Adored by youngsters and abhorred by parents, Shin Chan had been riding high on popularity charts ever since he made his Indian debut in 2006.
However, repeated complaints lodged by parent bodies with the Information and Broadcasting (I&B) Ministry led the latter to question the show’s content. Shin Chan consequently went off air and has been missing from TV screens for close to five weeks now.
The animated boy character’s impertinence — arguing with his mother and criticising her appearance — is what irks the elderly lot.
In Japanese popular culture, Shin Chan is a manga — a graphic novel intended for adults. The animated version is called anime, which is meant for older audiences, and is characterised by extensive violence and sexuality. The show is not meant for children. Despite this, Hungama channel continued to air the show.
While parents feel victorious after the show’s suspension, Chan’s younger fans feel let down. Abeer Sharma, 16, said, “The cartoon is about entertainment. Parents who have a problem with the show should prevent their children from watching it and not call for a ban.”
But Punita Ghosh, a parent, is predictably happy with Chan’s absence. “I’m glad the show is now off air. My son would copy whatever Chan did on the show,” she said.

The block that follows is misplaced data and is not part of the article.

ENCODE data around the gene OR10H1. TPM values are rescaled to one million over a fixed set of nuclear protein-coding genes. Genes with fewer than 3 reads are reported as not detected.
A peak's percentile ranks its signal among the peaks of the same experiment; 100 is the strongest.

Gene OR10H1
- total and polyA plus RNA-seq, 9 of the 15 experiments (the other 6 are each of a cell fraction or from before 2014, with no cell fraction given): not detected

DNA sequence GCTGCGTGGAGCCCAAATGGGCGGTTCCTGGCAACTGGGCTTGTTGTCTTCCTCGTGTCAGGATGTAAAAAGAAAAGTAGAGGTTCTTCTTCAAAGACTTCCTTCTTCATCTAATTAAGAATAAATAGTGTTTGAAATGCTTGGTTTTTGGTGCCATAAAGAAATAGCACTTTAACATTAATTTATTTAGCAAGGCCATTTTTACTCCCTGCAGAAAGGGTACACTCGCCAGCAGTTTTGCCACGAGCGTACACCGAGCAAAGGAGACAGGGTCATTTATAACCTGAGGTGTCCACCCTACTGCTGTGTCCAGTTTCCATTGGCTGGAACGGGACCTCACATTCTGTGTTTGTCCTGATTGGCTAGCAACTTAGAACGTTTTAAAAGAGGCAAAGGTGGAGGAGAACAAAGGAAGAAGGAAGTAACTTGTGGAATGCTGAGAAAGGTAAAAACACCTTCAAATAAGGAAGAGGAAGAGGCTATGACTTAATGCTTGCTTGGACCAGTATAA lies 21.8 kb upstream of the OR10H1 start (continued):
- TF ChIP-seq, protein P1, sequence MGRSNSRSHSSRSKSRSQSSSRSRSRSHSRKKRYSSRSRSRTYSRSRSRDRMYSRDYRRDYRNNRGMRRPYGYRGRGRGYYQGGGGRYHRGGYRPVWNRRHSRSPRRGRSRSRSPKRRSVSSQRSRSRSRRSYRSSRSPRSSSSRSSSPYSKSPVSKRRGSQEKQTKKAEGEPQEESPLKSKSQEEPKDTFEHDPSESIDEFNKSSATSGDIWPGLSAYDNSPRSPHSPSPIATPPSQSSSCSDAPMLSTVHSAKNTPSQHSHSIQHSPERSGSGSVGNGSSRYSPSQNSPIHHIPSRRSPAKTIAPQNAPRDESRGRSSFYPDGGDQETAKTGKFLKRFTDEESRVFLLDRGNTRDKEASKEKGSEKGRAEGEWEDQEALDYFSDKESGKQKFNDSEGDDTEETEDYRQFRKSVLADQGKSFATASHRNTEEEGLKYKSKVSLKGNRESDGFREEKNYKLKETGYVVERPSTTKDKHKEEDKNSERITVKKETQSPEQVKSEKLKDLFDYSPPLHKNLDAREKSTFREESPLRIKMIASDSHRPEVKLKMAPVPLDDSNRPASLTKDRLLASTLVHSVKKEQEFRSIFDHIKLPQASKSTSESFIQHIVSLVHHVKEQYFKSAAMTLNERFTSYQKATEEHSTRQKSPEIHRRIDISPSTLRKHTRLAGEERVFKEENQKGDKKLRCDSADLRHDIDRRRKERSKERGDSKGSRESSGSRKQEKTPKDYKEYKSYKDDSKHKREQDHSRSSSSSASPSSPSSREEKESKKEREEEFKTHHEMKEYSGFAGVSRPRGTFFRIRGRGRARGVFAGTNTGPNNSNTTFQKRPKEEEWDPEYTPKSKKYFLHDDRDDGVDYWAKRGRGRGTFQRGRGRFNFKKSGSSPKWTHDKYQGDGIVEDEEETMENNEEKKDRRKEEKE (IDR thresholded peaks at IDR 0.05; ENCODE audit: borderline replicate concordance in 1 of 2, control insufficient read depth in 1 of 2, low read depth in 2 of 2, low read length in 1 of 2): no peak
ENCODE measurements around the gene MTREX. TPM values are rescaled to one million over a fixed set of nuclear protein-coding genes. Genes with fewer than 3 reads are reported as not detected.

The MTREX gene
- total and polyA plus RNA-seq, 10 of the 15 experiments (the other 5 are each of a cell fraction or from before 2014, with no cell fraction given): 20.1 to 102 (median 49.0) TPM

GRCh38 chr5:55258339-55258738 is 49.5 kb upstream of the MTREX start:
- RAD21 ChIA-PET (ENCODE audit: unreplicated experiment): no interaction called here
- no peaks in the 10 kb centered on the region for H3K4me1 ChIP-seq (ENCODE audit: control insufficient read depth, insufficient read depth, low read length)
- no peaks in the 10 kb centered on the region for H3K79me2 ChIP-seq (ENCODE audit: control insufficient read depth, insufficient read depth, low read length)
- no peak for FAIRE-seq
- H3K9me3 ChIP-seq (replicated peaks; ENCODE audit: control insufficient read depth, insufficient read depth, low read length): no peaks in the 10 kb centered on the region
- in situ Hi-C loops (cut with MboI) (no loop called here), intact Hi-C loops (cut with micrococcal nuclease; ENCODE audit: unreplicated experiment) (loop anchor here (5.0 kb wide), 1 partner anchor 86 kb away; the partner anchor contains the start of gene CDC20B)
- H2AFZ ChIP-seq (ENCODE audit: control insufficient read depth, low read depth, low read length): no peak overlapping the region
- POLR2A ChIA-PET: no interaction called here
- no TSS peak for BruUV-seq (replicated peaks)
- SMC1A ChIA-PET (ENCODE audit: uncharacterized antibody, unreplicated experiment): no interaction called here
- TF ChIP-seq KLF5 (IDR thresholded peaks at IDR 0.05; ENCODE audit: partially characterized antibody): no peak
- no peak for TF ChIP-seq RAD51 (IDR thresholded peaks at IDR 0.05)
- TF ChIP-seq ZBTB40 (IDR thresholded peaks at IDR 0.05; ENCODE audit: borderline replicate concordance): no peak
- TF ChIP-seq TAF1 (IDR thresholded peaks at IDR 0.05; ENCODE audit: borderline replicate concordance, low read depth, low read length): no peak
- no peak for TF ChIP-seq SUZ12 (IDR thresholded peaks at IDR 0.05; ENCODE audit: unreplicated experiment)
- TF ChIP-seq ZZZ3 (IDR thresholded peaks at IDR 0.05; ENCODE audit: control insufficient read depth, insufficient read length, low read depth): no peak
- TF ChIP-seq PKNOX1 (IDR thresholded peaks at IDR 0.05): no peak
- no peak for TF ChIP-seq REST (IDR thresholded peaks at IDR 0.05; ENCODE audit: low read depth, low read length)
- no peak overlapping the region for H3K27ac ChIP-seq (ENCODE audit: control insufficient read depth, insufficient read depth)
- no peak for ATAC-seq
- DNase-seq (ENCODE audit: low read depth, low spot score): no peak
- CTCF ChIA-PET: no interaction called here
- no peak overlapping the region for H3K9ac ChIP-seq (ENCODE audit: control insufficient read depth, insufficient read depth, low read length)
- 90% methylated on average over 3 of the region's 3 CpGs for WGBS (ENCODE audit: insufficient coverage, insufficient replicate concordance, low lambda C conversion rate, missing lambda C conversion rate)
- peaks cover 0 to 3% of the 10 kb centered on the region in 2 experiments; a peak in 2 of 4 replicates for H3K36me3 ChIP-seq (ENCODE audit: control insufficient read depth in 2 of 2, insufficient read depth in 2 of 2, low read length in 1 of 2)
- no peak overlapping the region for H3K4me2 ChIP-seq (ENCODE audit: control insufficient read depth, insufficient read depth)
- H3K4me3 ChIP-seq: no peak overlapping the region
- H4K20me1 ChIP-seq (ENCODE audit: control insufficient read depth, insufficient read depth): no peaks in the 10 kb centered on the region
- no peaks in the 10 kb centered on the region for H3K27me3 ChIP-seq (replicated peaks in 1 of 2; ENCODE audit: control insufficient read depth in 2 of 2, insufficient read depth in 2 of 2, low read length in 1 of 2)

Aditi Misra, another parent, had in fact locked Hungama TV immediately after she saw an episode of Shin Chan with her five-year-old son a year ago.
“We have asked the channel to delete certain characteristics of the protagonist, which could have adverse impact on children,” an I&B ministry official said.
The channel, on the other hand, seems to have launched a veiled campaign called Mission Ha Ha Hungama, endorsed by actor Darsheel Safary (of Tare Zameen Par fame). The campaign asks viewers to combat the ‘Anti-Laughter Squad’ (ALS) that has invaded Hungama TV.
“Shin Chan is not banned. There’s a query on the show from the ministry. The matter is under consideration of the ministry. We don’t have any comments at the moment,” said a Hungama TV spokesperson.
Vaishali Bhambri, a student of journalism at Lady Shri Ram College has decided to write her final year dissertation on the Shin Chan phenomenon.
“I saw that my eight-year-old brother had become rude and ill-mannered after watching the series. This upset my parents, as certain mannerisms of the character are unacceptable in our society,” she said.
(with inputs from Chetan Chauhan)